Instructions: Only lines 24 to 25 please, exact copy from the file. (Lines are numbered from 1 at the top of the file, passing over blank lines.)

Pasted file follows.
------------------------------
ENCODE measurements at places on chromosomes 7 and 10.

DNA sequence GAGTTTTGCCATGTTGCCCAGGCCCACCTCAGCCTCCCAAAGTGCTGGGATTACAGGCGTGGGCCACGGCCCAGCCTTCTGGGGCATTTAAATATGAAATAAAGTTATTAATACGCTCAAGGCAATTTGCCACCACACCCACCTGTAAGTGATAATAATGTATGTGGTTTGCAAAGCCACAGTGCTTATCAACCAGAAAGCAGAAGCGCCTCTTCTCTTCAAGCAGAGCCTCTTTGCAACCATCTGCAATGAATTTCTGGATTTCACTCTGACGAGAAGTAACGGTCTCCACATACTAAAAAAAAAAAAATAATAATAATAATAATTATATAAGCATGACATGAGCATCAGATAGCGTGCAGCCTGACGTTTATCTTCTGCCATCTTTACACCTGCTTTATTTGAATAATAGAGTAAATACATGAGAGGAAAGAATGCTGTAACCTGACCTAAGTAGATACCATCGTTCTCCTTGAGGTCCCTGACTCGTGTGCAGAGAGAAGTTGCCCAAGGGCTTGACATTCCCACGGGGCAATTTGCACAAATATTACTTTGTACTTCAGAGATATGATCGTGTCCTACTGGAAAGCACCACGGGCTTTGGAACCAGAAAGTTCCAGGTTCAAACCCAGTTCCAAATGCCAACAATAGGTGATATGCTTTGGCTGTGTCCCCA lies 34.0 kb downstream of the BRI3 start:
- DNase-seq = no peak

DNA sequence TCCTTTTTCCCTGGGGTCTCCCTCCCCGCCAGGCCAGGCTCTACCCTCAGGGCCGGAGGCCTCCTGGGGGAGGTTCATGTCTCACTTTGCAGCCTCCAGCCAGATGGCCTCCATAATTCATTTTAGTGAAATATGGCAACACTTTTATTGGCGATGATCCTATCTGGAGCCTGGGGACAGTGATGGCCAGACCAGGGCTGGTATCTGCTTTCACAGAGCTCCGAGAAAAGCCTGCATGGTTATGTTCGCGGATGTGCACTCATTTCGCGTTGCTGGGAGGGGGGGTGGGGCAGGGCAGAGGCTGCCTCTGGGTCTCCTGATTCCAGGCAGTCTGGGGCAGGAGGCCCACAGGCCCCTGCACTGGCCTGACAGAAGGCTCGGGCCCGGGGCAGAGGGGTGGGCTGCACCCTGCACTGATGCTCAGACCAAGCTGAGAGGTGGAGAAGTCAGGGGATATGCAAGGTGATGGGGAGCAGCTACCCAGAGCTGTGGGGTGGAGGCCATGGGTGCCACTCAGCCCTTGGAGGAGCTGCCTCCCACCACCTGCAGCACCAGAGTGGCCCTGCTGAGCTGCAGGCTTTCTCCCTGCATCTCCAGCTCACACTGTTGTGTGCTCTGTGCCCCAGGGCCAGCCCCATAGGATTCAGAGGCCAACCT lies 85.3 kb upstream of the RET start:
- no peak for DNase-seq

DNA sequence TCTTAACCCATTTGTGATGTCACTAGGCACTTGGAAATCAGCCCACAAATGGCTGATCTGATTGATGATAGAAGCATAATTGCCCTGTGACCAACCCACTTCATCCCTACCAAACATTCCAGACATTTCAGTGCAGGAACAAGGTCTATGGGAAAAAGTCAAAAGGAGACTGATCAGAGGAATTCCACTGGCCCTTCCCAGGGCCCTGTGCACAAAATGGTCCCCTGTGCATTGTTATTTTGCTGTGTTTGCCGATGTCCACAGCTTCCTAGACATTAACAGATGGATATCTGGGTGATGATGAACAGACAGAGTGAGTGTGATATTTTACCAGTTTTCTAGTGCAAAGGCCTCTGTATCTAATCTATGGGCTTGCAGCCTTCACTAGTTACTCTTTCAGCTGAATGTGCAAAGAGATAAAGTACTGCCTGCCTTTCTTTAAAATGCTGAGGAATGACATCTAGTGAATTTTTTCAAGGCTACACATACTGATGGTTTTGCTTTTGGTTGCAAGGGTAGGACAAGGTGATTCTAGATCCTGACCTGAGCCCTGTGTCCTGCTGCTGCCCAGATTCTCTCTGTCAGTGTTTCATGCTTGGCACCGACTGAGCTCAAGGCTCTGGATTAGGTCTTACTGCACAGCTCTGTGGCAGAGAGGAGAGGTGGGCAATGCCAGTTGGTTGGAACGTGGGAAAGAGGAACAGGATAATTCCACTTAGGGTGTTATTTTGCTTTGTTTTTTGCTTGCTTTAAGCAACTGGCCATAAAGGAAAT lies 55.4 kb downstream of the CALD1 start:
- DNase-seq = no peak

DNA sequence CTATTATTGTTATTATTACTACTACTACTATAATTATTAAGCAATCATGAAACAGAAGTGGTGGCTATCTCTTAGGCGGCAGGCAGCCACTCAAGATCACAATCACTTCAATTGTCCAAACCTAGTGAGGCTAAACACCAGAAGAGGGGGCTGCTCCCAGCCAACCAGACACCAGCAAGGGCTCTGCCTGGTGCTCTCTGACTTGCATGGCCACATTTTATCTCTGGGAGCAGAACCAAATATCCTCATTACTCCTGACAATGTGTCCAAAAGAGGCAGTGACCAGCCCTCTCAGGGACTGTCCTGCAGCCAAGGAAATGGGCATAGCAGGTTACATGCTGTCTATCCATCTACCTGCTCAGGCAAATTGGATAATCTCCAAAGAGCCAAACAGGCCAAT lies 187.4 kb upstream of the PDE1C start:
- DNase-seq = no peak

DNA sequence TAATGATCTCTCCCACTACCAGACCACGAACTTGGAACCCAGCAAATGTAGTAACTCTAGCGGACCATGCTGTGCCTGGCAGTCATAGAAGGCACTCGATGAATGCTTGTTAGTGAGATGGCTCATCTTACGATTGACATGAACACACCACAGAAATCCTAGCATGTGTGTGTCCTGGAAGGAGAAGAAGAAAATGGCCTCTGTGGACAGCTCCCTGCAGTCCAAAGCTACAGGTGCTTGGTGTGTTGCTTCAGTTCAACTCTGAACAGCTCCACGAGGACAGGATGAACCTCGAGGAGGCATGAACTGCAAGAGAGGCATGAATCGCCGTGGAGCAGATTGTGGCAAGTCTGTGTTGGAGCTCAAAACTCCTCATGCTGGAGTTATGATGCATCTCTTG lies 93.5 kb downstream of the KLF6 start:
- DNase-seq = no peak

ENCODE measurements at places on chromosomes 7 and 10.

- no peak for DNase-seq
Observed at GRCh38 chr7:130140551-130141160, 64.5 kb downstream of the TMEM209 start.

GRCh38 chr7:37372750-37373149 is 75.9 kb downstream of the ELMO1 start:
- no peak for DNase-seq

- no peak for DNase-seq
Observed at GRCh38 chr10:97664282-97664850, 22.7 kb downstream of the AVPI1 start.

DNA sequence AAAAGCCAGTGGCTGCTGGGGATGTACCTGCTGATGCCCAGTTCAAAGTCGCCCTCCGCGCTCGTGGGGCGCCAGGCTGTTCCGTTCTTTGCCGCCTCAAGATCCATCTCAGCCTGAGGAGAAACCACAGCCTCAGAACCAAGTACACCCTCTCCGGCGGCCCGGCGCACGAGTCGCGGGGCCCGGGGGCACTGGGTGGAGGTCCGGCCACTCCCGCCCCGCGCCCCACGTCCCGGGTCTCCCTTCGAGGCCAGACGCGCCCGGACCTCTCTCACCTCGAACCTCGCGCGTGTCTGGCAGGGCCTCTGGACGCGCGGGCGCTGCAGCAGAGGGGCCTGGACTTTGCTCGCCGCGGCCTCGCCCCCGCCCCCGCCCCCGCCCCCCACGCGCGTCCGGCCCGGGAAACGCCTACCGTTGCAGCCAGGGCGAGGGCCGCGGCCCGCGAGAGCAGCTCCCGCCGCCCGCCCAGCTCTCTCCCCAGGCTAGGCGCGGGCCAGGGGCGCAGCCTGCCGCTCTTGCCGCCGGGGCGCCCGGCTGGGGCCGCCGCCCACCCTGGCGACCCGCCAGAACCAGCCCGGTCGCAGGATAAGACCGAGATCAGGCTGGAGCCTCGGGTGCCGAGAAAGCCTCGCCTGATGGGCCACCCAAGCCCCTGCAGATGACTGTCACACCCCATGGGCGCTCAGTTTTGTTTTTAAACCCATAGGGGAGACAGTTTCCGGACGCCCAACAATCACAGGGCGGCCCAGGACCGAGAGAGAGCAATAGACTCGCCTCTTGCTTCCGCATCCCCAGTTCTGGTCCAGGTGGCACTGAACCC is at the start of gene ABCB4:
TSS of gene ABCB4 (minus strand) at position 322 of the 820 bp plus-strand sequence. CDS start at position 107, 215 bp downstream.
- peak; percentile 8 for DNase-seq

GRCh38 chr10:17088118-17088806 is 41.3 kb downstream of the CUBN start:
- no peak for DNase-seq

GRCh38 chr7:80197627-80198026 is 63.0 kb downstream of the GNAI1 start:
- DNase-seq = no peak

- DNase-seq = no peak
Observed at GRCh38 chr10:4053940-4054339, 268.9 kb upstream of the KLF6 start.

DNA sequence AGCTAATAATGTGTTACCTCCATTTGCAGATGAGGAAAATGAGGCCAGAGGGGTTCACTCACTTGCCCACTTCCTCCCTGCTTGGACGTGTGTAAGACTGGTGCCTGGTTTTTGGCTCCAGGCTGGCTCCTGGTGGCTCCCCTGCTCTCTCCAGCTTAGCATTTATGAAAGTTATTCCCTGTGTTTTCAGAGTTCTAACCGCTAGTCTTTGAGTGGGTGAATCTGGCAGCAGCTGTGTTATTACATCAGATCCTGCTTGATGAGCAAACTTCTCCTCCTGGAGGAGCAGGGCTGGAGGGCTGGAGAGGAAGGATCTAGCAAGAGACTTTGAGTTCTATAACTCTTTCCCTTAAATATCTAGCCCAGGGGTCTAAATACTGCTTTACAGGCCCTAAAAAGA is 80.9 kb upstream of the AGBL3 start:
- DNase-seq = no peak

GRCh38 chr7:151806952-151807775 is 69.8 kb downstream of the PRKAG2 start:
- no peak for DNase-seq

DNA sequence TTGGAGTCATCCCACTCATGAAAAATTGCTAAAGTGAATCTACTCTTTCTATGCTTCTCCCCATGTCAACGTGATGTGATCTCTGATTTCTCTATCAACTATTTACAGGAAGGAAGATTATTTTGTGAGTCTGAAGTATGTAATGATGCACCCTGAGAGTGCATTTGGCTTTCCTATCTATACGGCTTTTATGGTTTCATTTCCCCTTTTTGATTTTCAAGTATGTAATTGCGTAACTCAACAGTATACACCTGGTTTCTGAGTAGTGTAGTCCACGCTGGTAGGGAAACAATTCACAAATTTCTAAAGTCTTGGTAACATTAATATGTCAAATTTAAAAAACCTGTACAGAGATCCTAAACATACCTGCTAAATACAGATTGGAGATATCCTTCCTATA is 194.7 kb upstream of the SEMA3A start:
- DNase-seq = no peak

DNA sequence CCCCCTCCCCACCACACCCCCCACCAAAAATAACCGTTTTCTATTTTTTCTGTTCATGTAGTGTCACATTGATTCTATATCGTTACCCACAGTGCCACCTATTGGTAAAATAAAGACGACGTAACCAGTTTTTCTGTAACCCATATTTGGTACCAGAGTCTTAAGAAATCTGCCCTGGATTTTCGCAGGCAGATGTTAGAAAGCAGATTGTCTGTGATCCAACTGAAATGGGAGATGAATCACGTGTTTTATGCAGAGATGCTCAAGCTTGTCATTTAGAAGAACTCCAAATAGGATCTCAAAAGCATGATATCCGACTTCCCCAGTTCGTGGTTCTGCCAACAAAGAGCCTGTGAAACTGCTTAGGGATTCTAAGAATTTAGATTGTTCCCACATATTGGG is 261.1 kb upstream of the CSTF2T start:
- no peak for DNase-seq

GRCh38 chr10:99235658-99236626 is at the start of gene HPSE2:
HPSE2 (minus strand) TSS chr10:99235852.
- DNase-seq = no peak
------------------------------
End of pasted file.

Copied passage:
GRCh38 chr7:80197627-80198026 is 63.0 kb downstream of the GNAI1 start:
- DNase-seq = no peak